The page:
The only other bit that I’d pass on would be: the usual rules apply while at the fair so don’t partake of any adult beverages while carrying and some of the carnival rides can be rough [like the ‘porch swing in a giant slingshot’ and the ‘vertical centrifuge’; frankly I’m surprised the midway isn’t littered with empty shoes flung off of the riders] so maybe a retention holster is in order depending on how much you enjoy thrill rides.


Would You Train at a Place Named ‘Crossfire’?

Crossfire Training – Concealed Handgun License Classes

I have to admit that the first thing I thought when I saw this was, “In a crossfire is the last place I’d want to be.”

Here’s Google’s definition:


noun /ˈkrôsˌfīr/
crossfires, plural

Gunfire from two or more directions passing through the same area, often killing or wounding noncombatants

However, from the descriptions on their website they look like a pretty good outfit that covers all bases, makes things convenient, and puts forth extra effort to elevate the class beyond what may sometimes feel like being stuck in detention.  It certainly can’t be the worst I’ve ever attended.*  My CHL doesn’t expire for a while, but when I need to renew maybe I’ll make the drive to check them out just because they piqued my interest on whether they deliver on what they promise.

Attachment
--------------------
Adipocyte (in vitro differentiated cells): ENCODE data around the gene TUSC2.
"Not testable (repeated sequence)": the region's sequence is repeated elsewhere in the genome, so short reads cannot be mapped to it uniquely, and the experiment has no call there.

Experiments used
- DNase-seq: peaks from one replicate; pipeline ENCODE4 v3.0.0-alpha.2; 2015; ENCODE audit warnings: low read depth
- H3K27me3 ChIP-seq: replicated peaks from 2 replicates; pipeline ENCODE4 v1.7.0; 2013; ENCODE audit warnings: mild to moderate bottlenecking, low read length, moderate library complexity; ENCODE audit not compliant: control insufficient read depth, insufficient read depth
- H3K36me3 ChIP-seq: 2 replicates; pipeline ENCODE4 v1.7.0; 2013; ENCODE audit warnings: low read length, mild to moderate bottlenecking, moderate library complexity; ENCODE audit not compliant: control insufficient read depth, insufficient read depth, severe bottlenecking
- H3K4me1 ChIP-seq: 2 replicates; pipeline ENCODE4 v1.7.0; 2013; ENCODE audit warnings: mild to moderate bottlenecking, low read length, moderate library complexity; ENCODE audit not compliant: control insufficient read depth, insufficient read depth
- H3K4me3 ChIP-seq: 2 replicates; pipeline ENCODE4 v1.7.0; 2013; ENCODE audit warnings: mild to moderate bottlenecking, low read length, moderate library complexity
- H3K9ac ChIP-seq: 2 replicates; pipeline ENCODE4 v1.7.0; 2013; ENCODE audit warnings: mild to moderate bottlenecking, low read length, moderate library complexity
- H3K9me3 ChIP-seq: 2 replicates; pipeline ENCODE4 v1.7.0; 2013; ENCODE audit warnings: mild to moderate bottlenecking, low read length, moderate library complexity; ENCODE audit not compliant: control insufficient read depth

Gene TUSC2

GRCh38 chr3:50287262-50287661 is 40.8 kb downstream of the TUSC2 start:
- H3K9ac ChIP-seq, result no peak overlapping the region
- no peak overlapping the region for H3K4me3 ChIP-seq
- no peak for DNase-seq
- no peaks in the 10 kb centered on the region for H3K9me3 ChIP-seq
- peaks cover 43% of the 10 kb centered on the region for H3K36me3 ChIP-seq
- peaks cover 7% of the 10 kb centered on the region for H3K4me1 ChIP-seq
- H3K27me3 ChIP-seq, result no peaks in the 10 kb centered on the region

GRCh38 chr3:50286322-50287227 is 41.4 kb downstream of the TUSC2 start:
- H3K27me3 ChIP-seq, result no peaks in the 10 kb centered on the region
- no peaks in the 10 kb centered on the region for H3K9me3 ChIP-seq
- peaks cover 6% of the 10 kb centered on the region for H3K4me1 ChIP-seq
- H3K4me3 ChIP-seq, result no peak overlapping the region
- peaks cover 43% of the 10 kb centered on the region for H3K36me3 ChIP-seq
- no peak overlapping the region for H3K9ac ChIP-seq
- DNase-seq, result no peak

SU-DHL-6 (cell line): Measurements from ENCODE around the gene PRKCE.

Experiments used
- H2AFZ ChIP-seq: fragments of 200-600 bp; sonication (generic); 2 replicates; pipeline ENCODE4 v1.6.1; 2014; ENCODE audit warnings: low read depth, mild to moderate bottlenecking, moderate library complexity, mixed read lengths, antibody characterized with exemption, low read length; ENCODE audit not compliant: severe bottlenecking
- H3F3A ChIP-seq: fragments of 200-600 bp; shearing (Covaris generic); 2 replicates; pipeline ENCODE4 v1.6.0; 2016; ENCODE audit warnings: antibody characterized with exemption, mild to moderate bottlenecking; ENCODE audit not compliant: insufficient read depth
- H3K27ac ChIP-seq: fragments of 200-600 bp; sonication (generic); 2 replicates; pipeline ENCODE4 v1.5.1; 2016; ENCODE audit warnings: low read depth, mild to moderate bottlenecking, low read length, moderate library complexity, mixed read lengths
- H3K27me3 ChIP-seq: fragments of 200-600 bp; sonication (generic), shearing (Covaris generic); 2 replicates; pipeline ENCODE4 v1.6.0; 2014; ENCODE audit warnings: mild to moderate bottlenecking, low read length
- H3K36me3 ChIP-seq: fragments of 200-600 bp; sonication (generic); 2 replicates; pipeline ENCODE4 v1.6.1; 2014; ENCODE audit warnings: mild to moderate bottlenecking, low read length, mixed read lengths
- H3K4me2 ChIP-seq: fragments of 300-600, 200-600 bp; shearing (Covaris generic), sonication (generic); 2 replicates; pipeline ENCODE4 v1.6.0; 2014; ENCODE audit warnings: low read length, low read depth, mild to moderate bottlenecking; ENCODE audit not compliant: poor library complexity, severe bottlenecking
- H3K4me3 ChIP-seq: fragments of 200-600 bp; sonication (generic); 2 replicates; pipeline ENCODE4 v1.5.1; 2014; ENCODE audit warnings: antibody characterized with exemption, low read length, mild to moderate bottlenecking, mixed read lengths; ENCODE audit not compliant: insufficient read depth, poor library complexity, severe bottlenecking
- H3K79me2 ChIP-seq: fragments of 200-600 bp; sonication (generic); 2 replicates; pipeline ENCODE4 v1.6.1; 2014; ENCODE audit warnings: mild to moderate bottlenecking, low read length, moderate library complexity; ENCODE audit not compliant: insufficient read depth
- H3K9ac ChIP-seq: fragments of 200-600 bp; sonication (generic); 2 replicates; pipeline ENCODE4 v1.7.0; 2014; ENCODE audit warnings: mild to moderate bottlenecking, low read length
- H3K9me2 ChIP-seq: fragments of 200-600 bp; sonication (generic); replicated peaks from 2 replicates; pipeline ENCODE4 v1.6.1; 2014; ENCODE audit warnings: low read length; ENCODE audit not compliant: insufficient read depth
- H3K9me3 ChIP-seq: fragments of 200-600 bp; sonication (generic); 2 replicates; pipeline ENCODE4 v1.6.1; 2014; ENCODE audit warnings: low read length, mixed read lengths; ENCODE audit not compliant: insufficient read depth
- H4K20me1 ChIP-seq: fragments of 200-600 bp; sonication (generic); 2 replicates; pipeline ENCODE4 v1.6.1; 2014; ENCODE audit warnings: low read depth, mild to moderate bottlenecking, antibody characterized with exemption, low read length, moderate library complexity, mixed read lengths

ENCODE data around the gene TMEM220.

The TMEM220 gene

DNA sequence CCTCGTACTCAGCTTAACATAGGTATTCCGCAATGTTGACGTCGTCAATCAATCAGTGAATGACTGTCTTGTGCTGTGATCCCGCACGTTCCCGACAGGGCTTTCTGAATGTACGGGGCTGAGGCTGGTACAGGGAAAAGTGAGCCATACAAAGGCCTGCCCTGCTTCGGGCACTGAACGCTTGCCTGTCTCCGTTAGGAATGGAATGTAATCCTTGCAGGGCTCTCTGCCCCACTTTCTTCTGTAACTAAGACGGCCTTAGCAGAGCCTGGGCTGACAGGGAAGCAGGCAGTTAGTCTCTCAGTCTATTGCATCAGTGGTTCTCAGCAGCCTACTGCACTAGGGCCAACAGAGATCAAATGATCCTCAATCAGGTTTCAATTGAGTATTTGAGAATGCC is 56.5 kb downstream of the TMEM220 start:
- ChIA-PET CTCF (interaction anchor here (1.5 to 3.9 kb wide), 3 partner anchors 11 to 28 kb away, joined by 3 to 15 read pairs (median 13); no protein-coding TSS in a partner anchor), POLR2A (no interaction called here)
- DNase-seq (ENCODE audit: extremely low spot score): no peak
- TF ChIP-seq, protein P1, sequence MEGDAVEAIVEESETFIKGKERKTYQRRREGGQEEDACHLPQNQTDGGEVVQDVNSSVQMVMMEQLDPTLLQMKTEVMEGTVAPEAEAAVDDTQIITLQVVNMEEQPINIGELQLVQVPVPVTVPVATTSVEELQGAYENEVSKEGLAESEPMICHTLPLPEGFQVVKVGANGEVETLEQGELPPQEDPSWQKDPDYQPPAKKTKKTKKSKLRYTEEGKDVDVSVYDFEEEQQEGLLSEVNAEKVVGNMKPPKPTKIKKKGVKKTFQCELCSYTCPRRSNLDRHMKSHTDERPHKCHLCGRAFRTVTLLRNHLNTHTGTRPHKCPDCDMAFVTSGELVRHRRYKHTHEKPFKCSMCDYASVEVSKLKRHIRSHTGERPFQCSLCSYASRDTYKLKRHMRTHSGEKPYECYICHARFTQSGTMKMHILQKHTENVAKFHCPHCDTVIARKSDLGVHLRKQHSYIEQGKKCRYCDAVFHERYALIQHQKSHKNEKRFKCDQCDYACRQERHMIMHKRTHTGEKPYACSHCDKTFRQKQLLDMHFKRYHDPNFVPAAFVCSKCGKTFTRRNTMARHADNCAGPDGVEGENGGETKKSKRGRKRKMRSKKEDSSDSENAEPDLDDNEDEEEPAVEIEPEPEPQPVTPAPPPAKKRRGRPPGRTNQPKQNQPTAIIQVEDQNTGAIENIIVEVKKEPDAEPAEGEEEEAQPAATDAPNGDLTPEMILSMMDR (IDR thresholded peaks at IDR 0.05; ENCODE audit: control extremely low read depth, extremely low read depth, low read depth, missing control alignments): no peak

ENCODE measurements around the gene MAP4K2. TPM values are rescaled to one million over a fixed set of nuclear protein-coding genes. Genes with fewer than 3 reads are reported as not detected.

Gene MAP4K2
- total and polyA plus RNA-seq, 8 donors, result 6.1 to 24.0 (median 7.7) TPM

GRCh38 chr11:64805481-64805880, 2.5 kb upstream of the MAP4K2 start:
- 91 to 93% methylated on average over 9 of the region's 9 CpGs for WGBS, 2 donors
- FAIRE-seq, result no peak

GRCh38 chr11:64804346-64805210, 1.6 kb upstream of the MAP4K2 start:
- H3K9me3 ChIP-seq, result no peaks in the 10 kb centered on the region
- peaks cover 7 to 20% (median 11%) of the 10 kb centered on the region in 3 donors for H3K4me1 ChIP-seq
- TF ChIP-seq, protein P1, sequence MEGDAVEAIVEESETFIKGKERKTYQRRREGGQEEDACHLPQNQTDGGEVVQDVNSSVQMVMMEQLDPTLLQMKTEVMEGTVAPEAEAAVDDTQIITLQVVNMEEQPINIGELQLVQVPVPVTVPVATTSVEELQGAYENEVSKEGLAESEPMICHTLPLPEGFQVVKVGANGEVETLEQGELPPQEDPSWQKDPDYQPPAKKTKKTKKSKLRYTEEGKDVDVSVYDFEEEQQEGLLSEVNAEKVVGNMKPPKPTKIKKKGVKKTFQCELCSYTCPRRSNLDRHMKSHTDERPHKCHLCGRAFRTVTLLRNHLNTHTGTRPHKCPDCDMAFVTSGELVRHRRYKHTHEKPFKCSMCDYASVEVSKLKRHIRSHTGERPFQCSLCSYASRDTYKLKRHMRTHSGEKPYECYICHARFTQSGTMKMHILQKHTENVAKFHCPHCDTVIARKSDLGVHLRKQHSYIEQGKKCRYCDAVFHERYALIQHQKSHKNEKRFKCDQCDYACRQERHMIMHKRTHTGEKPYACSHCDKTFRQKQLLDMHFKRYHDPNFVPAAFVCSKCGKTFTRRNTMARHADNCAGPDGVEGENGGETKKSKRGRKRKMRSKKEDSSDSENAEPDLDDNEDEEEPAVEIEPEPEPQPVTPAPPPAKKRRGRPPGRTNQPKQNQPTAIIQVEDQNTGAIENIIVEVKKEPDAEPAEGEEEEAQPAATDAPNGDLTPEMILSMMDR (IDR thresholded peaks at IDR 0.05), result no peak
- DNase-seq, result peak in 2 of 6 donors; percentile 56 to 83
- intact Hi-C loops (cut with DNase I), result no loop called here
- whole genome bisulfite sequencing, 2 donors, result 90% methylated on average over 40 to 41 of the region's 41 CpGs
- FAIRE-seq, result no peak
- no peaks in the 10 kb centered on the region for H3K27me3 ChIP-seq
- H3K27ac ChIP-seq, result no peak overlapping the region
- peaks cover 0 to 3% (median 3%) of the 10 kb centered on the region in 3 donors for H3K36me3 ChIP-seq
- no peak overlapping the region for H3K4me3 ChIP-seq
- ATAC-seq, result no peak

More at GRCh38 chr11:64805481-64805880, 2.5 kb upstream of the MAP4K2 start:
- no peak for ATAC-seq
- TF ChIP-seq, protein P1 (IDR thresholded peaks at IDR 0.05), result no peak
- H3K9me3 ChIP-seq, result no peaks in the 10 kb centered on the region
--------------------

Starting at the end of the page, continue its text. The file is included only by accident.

[* I need to write about that class sometime.]

Texas College Campus Concealed Carry Update

Via David Codrea at The War on Guns:

SB354 Texas Campus carry is scheduled for a vote in the Criminal Justice committee tomorrow [3/31/11]. No question that it will pass and be heard on the Senate floor. Rumor control has it that one senator will offer a floor amendment to change the bill to require private institutions to allow CHL carry. This senator is against the bill and is trying to bring problems to it on the floor. In any event carry in college buildings looks like a good bet.

Click here to read it all

This is good news!  Having state-certified Good Guys on campus is an effective deterrent against criminal assaults.  The ‘invisible line at the curb’ strategy hasn’t really worked so far.

Gun Free Zone = Defenseless Victim Zone

Until unrestricted Constitutional Carry is implemented (someday), this is a step forward. If you haven’t already contacted your state reps  to voice your support of concealed carry on college campus, please do so.

For more info on the issue, visit ConcealedCampus.org